The Stackless Python seems to provide the right answer to this troubles. It brings the concept of microthreads (or green threads), which offers a very elegant and efficient way to deal with large-scale parallelism. In fact, it's based on the idea of non-preemtive multitasking (tasks can self-interrupt and voluntarily give control to other tasks). The good news is that the Stackless Python is 100% compatible with the standard Python. Let's imagine the potential of hybrid C++/Stackless systems based on the Boost.Python! Take a look at the EVE Online, it's a real example of what is possible to achieve with this technology.
Check these papers to see the key concepts and examples:
Introduction to Concurrent Programming with Stackless Python by Grant Olson
Multithreaded Game Scripting with Stackless Python by Harry Kalogirou
Easy Concurrency with Stackless Python by Chris McAvoy
There are also some slides available:
CCP Games presentation at PyCon 2006
Stackless .pdf ebook Download
The code below shows how a game engine might take advantage of the Stackless Python. There are three agents running in parallel (each in its own microthread). The scheduler in the main loop executes only a specified number of instructions (10 in this case) in each iteration, which allows other sub-systems to execute as well. Isn't it great!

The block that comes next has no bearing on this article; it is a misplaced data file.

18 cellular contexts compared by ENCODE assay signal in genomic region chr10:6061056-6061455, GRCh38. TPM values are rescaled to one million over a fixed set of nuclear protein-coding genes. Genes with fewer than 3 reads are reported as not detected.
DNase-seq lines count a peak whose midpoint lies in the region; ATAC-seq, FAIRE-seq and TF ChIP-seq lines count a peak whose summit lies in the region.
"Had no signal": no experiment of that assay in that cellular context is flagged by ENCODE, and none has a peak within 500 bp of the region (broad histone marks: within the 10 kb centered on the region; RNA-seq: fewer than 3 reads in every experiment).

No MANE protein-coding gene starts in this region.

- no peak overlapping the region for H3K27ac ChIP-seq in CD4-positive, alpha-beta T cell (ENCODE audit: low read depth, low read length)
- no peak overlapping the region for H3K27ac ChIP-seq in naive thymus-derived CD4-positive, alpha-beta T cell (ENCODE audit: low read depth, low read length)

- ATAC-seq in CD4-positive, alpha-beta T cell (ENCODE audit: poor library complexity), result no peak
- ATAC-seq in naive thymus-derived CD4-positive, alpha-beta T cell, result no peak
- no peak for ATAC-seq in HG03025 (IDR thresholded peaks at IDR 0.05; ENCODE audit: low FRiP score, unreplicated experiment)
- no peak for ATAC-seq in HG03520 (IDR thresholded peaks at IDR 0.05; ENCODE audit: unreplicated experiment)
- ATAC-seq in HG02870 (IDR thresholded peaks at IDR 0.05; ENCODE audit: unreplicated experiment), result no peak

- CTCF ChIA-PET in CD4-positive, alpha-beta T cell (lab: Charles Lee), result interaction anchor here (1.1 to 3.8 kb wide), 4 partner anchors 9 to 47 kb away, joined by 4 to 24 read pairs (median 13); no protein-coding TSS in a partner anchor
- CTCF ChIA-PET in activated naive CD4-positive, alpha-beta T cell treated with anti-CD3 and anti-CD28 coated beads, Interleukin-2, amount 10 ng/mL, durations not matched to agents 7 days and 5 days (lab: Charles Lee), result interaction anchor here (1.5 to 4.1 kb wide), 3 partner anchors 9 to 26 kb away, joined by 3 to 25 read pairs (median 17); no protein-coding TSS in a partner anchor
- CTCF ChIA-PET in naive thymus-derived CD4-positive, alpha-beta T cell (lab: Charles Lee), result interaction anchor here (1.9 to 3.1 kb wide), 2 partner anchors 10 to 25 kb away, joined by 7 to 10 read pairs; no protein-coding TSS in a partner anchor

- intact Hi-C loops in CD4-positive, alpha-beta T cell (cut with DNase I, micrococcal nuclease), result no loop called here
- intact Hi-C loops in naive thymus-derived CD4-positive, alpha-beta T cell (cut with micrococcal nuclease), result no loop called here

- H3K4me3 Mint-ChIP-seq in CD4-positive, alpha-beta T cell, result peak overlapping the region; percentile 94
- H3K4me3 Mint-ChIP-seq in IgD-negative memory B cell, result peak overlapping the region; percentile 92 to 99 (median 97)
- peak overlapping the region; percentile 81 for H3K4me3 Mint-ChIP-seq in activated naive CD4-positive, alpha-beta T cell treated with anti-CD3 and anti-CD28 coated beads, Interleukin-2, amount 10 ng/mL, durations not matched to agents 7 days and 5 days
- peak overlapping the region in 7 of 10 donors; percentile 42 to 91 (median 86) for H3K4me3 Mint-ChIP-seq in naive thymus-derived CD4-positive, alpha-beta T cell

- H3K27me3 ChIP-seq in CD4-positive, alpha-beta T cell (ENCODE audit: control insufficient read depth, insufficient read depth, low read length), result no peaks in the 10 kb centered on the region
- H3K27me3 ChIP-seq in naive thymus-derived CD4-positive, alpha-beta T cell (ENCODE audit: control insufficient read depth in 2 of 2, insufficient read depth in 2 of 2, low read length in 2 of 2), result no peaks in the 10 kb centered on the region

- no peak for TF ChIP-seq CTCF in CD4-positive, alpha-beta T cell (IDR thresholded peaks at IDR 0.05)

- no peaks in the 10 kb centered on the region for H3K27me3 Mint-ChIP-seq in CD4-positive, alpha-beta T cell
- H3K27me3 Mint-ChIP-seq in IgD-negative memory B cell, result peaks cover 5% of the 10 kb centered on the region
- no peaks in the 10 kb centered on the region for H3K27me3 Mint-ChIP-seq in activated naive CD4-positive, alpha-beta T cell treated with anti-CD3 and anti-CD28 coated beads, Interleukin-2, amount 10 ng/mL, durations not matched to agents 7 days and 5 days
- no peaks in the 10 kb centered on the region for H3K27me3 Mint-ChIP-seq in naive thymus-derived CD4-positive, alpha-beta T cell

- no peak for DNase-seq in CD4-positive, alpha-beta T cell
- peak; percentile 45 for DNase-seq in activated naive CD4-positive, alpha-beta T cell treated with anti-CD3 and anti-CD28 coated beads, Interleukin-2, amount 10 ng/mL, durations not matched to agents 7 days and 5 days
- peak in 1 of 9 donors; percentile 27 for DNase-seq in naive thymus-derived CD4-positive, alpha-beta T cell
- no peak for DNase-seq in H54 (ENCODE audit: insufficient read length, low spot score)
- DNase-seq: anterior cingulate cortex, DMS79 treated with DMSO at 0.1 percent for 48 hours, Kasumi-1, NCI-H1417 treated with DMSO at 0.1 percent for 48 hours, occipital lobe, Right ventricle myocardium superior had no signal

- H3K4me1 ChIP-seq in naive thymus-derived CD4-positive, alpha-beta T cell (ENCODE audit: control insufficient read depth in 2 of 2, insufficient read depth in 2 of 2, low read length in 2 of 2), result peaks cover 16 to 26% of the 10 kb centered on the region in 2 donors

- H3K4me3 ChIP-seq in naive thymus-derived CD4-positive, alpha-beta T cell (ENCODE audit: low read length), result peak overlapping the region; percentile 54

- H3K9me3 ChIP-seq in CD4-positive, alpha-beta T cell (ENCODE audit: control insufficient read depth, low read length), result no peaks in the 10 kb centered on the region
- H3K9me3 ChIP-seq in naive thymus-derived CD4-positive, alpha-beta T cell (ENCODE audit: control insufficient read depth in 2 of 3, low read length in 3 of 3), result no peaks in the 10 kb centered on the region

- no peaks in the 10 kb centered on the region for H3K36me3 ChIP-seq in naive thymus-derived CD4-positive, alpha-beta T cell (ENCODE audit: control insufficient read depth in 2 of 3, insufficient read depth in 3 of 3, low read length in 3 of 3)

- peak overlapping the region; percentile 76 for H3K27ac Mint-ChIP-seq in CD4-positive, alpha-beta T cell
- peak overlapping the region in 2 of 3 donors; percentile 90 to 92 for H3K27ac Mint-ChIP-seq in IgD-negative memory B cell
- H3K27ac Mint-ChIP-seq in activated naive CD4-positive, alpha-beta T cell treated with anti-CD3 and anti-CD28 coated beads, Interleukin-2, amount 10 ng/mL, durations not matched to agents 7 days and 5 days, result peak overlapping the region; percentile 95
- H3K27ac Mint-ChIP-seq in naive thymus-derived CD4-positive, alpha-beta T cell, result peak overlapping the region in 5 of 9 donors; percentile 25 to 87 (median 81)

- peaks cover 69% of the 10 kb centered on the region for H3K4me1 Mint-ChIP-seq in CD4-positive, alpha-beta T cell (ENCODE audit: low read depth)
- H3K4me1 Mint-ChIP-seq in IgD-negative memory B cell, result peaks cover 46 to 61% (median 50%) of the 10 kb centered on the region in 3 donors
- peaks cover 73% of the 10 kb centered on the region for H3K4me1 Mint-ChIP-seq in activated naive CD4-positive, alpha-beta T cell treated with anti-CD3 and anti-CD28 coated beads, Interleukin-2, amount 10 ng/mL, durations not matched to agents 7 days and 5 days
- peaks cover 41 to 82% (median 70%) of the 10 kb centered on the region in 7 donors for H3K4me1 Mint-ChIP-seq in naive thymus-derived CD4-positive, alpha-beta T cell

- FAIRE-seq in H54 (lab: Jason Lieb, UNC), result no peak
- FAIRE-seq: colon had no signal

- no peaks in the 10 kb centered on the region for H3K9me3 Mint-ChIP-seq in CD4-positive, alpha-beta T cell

Code: Select all
import stackless class Agent: def __init__(self, id): self.id = id stackless.tasklet(self.run)() def run(self): # run Agent's loop n = 0 while 1: print(" I'm Agent #%d (%d)" % (self.id, n)) n +=1 stackless.schedule() # give control to others def main(): # create 3 Agents for id in range(3): Agent(id) # run the main loop while 1: # run agents in parallel, execute 10 instructions # and reinsert itself for later continuation print("Run agents:") stackless.run(10).insert() # do something else (e.g. rendering) print("Do something else...") if __name__ == "__main__": main()